Background: In 2014, the novel orthopedic care program was established by the AOK health insurance fund in southern Germany to improve ambulatory care for patients with musculoskeletal disorders. The program offers extended consultation times, structured collaboration between general practitioners and specialists, as well as a renewed focus on guideline-recommended therapies and patient empowerment. The aim of this study was to assess the impact of the program on health service utilization in patients with hip and knee osteoarthritis (OA).
Methods: This retrospective cohort study, which is based on claims data, evaluated health service utilization in patients with hip and knee OA from 2014 to 2017. The intervention group comprised OA patients enrolled in collaborative ambulatory orthopedic care, and the control group received usual care. The outcomes were participation in exercise interventions, prescription of physical therapy, OA-related hospitalization, and endoprosthetic surgery rates. Generalized linear regression models were used to analyze the effect of the intervention.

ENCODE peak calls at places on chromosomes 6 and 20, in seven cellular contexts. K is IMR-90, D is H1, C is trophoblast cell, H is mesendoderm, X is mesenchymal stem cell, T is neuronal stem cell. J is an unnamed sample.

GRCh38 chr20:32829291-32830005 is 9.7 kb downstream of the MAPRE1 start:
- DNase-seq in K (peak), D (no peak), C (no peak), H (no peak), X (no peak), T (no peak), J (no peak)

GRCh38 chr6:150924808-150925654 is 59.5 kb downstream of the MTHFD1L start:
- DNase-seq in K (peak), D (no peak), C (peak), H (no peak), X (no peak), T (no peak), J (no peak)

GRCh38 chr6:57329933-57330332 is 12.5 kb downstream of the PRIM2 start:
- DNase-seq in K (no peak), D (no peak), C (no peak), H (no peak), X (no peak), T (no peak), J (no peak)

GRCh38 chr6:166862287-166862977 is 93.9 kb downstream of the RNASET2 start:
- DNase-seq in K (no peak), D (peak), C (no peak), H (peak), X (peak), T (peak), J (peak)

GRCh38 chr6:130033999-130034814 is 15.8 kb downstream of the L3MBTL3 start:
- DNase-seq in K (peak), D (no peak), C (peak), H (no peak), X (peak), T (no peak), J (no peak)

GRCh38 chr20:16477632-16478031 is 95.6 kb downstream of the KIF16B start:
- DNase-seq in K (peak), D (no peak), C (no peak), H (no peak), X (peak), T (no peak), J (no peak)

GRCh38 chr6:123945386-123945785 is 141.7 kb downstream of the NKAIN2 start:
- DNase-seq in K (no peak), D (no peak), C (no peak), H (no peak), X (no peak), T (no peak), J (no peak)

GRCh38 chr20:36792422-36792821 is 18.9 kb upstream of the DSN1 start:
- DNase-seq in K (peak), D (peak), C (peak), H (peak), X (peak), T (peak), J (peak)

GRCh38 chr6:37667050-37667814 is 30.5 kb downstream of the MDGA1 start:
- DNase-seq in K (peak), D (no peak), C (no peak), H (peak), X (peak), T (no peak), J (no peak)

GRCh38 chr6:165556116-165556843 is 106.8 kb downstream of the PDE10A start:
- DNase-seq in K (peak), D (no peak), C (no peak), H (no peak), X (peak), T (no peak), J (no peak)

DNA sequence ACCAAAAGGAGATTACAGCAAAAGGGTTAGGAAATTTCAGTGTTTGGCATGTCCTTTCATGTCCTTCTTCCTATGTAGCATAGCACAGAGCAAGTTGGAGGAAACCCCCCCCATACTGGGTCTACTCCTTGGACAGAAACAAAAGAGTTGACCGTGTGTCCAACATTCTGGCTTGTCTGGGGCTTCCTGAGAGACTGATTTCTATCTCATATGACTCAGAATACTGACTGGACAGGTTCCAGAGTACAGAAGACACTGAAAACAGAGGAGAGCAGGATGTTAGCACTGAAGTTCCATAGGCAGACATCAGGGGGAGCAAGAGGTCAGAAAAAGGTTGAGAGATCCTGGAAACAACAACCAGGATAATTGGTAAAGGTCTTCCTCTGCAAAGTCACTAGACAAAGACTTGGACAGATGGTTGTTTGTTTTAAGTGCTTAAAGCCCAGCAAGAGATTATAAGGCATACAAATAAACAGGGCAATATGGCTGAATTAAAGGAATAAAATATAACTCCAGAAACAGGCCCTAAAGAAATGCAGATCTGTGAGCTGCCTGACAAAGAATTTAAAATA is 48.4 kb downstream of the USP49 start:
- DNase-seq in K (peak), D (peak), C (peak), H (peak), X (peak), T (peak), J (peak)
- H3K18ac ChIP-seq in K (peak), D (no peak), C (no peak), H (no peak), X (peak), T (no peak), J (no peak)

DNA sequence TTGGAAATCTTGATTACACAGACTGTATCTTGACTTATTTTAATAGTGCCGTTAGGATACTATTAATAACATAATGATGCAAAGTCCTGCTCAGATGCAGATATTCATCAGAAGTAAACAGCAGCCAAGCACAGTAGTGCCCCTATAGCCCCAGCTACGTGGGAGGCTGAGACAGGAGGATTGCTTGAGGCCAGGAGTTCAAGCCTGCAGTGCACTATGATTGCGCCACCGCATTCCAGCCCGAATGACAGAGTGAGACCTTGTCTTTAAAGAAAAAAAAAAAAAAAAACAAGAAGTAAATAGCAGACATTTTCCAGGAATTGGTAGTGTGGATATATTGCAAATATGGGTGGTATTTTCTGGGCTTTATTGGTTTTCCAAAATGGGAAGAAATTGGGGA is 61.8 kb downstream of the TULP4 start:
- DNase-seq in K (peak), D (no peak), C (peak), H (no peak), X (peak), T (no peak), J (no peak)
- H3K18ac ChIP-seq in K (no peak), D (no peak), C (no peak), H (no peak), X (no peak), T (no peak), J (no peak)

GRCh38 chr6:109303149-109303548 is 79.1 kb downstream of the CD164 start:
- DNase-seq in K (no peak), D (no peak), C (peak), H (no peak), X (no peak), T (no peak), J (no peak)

Results: Claims data for 24,170 patients were analyzed. Data for the 23,042 patients in the intervention group were compared with data for the 1,128 patients in the control group. Participation in exercise interventions (Odds Ratio (OR): 1.781; 95% Confidence Interval (CI): 1.230-2.577; p = 0.0022), and overall prescriptions of physical therapy (Rate Ratio (RR): 1.126; 95% CI: 1.025-1.236; p = 0.0128) were significantly higher in the intervention group. The intervention group had a significantly lower risk of OA -related hospitalization (OR: 0.375; 95% CI: 0.290-0.485; p < 0.0001). Endoprosthetic surgery of the knee was performed in 53.8% of hospitalized patients in the intervention group vs. 57.5% in the control group; 27.7% of hospitalized patients underwent endoprosthetic surgery of the hip in the intervention group versus 37.0% in the control group.
Conclusions: In patients with hip and knee OA, collaborative ambulatory orthopedic care is associated with a lower risk of OA-related hospitalization, higher participation in exercise interventions, and more frequently prescribed physical therapy.
Keywords: Collaborative care; Health service utilization; Hospitalization risk; Multivariable analysis; Osteoarthritis.
© 2022. The Author(s).